When I started LogoMix a few years ago, I was bootstrapping my startup. I didn't take a salary. Technically, then, I wasn't an employee -- even though I was working both on and in the business.
(While conventional wisdom says you should work on your business, not in it, bootstrapping startup founders have to do both.)
I didn't take a salary because I was literally starting the business from my kitchen table and using savings as seed money. Every dollar I spent went into building and growing the business; getting a paycheck would have meant diverting funds better used elsewhere. (That's also why starting a side hustle while keeping your full-time job and using short-term revenue and cash flow as investment fuel to help your business grow is a great way to launch a startup.)
That approach worked for me and can work for you, too. But still: Eventually, you'll want to start taking a paycheck.
But how do you determine when? And how much? Great questions. Let's answer them.
1. Balance Needs With Goals
No matter how deep you dive into the land of cost-cutting, expense-shaving, living on Ramen noodles, you'll still need some amount of money to live on. Maybe that comes from another job. Or from your savings. Whatever the source, I can't tell you how much you need.
Although I can recommend doing everything possible to cut your needs to the bone.
Just keep in mind that needs will affect your goals. If your goal is to make products that require a substantial investment in materials, equipment, etc., then while you may want to take a salary, you may not be able to afford to do so.
The key, especially early on, is to balance your needs with your business goals. In some cases, that might mean taking less or no salary; in other cases, that might mean postponing certain business purchases or plans for growth and expansion. Essentially, it all comes down to an allocation decision: where spending best benefits you and your business.
Because as an entrepreneur, you are your business.
2. Balance Employees With Yourself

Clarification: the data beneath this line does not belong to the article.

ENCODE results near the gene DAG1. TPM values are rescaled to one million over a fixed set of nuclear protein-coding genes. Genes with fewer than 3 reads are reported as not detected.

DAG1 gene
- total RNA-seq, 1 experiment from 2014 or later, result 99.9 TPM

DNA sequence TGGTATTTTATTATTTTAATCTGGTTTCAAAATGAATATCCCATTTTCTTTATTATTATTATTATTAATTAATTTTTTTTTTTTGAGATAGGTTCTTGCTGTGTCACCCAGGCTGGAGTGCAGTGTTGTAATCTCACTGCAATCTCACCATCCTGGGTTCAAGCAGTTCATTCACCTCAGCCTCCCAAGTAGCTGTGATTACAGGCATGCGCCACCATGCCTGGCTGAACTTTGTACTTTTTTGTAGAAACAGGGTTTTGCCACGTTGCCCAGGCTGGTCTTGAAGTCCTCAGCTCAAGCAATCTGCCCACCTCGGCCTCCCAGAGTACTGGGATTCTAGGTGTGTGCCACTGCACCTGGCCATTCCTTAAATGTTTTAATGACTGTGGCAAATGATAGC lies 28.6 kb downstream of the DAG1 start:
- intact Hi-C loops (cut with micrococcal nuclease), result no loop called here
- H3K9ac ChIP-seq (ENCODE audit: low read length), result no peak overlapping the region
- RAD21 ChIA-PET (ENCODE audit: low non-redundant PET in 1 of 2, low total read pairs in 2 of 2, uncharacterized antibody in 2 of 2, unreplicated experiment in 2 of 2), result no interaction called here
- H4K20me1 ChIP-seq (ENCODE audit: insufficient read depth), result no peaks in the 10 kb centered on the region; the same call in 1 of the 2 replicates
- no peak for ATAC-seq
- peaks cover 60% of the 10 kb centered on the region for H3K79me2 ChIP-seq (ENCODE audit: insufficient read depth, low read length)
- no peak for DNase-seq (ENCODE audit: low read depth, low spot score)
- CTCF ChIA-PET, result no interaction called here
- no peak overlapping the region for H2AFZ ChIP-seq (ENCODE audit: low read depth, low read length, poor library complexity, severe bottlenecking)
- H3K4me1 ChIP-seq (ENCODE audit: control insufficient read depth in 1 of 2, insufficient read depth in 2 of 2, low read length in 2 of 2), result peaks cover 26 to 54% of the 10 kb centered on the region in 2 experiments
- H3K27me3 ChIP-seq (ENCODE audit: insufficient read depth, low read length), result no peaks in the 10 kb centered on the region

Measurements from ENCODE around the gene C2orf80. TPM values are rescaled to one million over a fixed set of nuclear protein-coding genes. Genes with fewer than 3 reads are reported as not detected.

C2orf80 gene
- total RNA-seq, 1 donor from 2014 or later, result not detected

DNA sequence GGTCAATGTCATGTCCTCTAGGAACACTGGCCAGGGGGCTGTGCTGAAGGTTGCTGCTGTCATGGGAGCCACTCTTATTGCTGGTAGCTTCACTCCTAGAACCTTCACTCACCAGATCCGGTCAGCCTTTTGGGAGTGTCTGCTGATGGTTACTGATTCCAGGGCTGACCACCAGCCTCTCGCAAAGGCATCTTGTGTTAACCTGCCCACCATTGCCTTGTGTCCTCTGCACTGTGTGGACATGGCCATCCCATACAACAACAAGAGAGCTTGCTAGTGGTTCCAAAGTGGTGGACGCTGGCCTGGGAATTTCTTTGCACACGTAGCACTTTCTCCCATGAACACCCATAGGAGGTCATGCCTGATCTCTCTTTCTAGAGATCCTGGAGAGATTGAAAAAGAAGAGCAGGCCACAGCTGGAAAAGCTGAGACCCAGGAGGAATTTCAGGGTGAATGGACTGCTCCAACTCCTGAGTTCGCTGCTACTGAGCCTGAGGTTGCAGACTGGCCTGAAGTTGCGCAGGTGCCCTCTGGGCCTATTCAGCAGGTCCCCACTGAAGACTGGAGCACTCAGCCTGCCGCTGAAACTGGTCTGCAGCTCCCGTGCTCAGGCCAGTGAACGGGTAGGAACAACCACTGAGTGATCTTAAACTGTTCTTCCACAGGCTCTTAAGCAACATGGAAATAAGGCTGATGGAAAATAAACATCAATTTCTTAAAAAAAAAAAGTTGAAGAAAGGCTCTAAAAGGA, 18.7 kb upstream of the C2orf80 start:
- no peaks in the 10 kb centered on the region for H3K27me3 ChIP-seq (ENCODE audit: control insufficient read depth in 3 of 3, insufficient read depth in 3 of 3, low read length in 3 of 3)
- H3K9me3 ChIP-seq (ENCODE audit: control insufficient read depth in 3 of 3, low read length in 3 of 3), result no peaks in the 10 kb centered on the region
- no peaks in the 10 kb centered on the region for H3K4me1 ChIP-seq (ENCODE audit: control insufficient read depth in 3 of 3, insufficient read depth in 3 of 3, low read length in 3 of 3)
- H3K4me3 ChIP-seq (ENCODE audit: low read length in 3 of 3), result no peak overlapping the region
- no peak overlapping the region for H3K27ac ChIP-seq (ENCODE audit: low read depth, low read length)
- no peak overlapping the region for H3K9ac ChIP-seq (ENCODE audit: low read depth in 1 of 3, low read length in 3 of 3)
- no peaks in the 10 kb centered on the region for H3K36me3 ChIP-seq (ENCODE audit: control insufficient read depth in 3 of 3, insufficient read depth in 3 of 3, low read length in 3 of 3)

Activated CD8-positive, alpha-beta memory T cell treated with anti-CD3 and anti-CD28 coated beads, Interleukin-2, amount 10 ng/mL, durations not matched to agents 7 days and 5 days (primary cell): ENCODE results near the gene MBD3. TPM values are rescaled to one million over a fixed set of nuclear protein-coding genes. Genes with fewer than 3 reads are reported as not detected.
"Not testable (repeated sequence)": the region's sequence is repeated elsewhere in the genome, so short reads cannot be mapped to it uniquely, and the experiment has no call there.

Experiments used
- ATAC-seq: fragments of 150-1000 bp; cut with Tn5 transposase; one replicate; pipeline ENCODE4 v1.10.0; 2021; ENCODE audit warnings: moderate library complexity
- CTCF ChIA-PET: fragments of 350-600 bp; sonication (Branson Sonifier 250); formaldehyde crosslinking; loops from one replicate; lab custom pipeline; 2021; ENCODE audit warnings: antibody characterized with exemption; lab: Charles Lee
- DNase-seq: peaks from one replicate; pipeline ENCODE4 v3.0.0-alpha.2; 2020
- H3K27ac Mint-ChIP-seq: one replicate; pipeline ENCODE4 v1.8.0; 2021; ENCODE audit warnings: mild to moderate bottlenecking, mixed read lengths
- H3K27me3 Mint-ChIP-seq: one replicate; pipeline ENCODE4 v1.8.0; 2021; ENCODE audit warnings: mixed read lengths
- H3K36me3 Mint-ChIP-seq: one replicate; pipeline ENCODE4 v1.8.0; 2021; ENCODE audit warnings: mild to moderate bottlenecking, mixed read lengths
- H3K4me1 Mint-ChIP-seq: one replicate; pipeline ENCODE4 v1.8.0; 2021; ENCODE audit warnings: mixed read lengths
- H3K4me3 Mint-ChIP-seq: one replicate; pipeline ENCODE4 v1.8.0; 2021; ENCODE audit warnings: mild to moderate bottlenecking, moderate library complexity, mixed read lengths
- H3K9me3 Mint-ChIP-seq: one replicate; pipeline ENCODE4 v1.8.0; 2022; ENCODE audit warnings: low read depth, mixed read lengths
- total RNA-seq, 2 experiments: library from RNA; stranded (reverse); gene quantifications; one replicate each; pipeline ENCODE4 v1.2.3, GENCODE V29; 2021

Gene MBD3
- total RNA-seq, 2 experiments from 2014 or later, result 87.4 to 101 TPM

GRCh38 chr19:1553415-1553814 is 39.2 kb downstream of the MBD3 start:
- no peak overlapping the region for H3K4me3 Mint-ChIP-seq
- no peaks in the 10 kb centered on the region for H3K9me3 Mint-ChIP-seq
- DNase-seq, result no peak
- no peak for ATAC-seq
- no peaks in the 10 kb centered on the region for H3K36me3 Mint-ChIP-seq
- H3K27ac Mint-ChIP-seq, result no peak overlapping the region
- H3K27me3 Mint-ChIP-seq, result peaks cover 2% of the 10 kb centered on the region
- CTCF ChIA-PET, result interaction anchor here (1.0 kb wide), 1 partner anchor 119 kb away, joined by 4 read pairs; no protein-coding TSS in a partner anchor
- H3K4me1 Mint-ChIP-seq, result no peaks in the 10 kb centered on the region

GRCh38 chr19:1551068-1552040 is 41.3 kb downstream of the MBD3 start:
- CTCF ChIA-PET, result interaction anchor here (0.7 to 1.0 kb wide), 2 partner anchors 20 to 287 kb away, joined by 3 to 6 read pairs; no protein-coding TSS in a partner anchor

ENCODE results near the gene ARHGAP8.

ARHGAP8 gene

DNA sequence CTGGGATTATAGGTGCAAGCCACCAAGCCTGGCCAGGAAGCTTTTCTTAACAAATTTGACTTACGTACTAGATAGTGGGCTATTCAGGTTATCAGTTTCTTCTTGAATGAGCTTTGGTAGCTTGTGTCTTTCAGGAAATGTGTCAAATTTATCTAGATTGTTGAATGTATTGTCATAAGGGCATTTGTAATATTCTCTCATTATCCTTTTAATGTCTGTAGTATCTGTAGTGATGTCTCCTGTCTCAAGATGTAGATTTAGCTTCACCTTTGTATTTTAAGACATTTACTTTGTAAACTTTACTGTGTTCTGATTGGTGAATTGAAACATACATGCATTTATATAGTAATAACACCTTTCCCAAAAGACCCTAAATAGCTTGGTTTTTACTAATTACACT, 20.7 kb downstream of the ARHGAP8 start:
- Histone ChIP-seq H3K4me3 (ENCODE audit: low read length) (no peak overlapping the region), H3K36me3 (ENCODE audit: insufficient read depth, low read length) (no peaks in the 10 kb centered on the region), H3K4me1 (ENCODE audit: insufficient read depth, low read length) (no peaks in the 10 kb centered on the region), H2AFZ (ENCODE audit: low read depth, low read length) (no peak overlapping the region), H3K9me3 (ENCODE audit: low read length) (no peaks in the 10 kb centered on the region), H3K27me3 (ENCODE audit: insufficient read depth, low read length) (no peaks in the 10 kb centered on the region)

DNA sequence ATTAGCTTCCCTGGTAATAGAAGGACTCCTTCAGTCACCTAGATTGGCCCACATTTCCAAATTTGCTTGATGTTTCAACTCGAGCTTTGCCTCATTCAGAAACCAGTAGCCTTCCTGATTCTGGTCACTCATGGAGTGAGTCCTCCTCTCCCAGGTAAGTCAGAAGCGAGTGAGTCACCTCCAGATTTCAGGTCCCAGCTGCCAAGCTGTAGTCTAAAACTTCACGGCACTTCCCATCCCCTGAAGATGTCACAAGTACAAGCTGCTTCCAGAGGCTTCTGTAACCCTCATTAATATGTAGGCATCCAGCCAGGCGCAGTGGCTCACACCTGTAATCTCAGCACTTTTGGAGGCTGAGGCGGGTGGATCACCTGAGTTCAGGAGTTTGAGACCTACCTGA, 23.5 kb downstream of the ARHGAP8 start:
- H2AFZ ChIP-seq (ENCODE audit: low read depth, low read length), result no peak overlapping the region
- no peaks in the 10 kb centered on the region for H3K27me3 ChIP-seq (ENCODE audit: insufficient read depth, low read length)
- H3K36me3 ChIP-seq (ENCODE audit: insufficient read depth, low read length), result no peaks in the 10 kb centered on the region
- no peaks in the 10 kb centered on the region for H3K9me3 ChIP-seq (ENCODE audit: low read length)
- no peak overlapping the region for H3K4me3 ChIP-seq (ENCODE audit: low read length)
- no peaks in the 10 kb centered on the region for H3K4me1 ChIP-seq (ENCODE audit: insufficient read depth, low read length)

If you're generating sufficient revenue to take a paycheck, you still might not want to. Companies can't just generate revenue, but must also grow in intrinsic value. (Which is why some startup founders never take a salary; they expect their financial return to come from an infusion of capital or some form of exit.)
That's not true for your employees, though. Their return for their labor is their salary and working at an exciting place on fun challenges, which means you may want to use some of the cash your business generates to pay a new employee's salary, and not your own.
That's why many startup founders, even though they rank much higher on the organizational chart, make less than some (or even all) of their employees. They've decided that spending more on employees, and less on themselves, is the right decision for their business.
Again, it's all about smart allocation: balancing what you'll need to pay for the skills your business needs -- and your goals for your business -- against your need to draw a paycheck.
3. Balance Your Ego Against Your Goals
Here's the tough one. Say you were the VP of sales for a Fortune 500 company and left to start your business. In some ways, your title and your salary helped define you. (While titles and money aren't everything, they are a way of keeping score.)
To your surprise, within months your startup starts generating significant revenue. So much so that you can even "afford" to pay yourself a salary similar to that of your old job. Not only will the money be nice, it will also feel nice.
But, ultimately, that validation is irrelevant. The only small-business scoreboard that matters is the bottom line. The only validation you truly need comes from building a business that serves its customers, serves its employees, and is set up to do so for years to come.
Which will never happen if you start cashing those "ego" paychecks.
Balance your needs with your goals, and then think long term: infrastructure. Benefits. Marketing. Team building. Training and development.
Instead of comparing your current job with your old job, compare your current company with your old company -- and determine the ways your company needs to grow to be just as successful.
Do that, and you won't have to worry about your ego. You'll already feel incredibly good about yourself, and for all the right reasons.